Devastating Past, Uncertain Future in Arlington

Devastating Past, Uncertain Future in Arlington

Arlington’s Syrian refugees shocked and dismayed by recent executive order.

Mohammed Al Ali (left), Frid Mosa (center), and Ekbal Al Zoubi (right), Syrian refugees living in Arlington.

Mohammed Al Ali (left), Frid Mosa (center), and Ekbal Al Zoubi (right), Syrian refugees living in Arlington. Photo by Vernon Miles.


Frid Mosa (right) speaks to Arlingtonians at the ECDC community forum with the help of translator Ahmed Altamimi (left.)

Ekbal Al Zoubi and his family escaped death. In a war that has killed at least 400,000 people, Al Zoubi and his family are a few of the 15,479 Syrian refugees to make it into the United States in 2016.

“We escaped the war in Syria,” said Al Zoubi, “The government there is killing innocent people for demanding their rights.”

Al Zoubi said that while his family were fleeing from the government and living in the refugee camps, their focus remained on trying to move into the United States.

“I heard a lot about the United States before I came here,” said Al Zoubi. “We were told it was a land of freedom and opportunity. We were told America was a country of law, and that the government doesn’t care what your political or your religious beliefs are.”

But for Al Zoubi, and many others at the Community Forum hosted by the Ethiopian Community Development Council, Inc. on Feb 2, there is a rising fear that the America they escaped to may not be the one that was promised. On Jan. 30, President Donald Trump signed an executive order banning persons from seven “terror-prone” countries, including Syria, from entering the United States. The order’s legality has been challenged in courts and its implementation remains in question. While Al Zoubi’s immediate family is safe, others in the room still have family members seeking asylum in the United States. Many also expressed concerns that the ban could affect the way Syrian refugees are viewed by the public or could lead to more actions taken against refugees.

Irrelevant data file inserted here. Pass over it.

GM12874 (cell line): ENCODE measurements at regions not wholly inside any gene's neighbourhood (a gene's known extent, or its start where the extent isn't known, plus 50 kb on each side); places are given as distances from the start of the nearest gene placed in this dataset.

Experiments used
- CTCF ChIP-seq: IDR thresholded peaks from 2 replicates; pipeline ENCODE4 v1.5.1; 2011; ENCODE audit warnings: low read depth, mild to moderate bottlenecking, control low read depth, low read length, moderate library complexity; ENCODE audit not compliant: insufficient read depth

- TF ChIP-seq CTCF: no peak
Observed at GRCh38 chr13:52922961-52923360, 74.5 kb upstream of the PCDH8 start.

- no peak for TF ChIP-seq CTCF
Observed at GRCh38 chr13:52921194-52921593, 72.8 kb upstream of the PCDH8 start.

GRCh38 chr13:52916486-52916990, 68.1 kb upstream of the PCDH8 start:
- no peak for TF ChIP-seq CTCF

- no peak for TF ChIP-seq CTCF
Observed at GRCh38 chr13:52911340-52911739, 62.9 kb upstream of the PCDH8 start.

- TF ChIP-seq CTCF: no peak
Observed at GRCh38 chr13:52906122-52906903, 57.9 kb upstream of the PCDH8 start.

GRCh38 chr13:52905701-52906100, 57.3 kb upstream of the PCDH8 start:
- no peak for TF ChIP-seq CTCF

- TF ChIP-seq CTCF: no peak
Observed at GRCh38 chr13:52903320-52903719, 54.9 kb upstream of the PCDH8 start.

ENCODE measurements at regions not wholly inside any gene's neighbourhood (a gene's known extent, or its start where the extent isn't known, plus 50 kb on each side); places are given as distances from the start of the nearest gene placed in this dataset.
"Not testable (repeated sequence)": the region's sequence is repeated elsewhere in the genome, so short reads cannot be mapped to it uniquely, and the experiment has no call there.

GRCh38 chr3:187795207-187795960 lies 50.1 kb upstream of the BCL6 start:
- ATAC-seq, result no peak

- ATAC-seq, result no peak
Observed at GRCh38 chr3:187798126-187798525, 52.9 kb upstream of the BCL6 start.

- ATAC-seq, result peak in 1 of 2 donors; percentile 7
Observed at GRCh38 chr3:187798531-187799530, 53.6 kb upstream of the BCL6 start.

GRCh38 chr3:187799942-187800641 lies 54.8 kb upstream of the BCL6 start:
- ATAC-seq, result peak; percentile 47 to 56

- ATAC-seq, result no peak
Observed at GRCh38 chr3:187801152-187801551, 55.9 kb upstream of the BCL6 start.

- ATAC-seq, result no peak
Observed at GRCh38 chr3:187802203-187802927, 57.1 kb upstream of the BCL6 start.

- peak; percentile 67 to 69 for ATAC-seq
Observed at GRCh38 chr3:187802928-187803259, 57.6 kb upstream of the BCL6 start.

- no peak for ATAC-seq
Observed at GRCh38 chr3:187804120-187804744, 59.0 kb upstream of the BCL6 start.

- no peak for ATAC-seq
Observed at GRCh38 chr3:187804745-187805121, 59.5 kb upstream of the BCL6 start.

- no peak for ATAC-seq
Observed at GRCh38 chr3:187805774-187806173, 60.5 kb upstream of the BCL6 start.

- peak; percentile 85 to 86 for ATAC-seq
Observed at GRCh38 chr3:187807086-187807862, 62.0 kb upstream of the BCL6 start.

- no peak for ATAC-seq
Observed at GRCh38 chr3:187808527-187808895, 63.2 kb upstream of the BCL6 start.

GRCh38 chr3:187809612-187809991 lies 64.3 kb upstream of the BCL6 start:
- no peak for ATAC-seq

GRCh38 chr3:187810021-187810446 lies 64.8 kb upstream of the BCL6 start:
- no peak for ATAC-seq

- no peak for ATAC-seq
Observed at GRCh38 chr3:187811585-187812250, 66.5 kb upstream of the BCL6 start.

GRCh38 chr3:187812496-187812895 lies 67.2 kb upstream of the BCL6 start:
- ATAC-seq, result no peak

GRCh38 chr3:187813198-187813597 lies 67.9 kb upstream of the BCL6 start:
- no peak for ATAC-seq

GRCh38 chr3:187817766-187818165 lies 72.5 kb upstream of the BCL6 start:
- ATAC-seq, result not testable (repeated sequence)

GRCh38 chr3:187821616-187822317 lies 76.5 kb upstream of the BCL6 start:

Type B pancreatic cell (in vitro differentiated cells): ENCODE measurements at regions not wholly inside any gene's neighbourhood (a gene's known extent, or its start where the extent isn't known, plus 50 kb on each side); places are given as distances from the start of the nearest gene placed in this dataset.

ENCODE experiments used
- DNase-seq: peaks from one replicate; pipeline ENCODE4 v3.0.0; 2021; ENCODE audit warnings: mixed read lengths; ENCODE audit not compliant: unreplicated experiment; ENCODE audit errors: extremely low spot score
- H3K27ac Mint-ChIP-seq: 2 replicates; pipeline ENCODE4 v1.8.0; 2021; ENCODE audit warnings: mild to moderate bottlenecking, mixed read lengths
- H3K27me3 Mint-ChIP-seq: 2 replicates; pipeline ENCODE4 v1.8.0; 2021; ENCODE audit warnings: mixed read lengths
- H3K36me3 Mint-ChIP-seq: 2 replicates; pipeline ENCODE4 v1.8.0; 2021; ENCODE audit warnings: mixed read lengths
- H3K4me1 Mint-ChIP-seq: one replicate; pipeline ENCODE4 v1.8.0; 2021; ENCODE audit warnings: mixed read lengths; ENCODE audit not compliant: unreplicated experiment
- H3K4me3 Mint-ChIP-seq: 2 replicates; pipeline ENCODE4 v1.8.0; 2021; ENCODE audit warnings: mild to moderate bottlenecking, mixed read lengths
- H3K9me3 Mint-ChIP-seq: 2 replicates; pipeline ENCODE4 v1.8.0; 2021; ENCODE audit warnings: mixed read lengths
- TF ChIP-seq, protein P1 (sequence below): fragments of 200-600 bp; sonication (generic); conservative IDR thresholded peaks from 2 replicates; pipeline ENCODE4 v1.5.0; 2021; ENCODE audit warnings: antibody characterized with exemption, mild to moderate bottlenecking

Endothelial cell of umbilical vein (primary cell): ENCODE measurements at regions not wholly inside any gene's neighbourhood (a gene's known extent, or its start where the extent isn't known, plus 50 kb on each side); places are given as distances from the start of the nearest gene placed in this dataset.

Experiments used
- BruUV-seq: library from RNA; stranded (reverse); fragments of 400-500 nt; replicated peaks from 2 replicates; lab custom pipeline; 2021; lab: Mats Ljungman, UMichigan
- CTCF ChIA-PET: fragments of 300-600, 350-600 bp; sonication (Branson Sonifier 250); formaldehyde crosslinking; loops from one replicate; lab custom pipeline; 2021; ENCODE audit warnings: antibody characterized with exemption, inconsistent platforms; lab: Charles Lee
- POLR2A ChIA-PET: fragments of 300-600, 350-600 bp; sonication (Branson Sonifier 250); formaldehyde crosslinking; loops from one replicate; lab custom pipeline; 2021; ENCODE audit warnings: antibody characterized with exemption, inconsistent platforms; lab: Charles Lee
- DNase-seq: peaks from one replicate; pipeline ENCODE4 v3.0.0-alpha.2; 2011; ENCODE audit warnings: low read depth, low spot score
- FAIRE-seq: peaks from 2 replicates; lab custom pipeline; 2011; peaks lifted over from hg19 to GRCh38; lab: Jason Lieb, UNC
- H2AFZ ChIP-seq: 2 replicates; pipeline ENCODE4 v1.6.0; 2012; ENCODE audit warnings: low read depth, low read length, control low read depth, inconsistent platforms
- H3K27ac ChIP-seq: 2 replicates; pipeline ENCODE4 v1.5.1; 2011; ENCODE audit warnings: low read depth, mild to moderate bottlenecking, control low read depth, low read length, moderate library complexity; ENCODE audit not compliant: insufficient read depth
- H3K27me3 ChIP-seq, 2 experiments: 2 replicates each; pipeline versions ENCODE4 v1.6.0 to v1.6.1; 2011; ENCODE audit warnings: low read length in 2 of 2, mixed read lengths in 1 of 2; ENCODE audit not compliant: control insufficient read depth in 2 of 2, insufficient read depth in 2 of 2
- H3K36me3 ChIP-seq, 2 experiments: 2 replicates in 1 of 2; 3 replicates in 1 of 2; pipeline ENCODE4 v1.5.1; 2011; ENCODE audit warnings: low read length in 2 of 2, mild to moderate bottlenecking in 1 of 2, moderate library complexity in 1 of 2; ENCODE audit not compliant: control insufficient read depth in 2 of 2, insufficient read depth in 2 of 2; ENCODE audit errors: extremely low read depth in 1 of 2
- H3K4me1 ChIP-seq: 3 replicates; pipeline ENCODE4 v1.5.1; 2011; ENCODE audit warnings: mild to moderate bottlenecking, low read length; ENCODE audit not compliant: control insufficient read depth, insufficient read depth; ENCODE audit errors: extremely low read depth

“We came here seeking safety, but now we are very uncertain,” said Al Zoubi. “Recently, we’ve seen the United States working against people demanding their rights and freedom.”

At the forum, refugees from Syria shared their stories with refugees from other crises.

“These families want a normal life,” said Fazela Mahmoodi, a refugee from Afghanistan. “They never feel safe. After every attack, you call everyone you know to see if they’re safe.”

Mahmoodi said that the vetting process for her immigration was extensive.

“It took me two years from the time I applied to when I got a visa. There are 15 steps, from a medical screening to interviews, and every refugee goes through this process. Many wait much longer.”

Yen Le, representing Boat People SOS, was a refugee to Arlington County from the Vietnam War. Le said the executive order has had a broader impact on refugees than just those in the outlined Muslim countries. Le said a man the organization works with was jailed in Vietnam for protesting. He left for Thailand and has been trying to flee to the United States, but has been in limbo since the executive order limited the number of refugees received by the United States.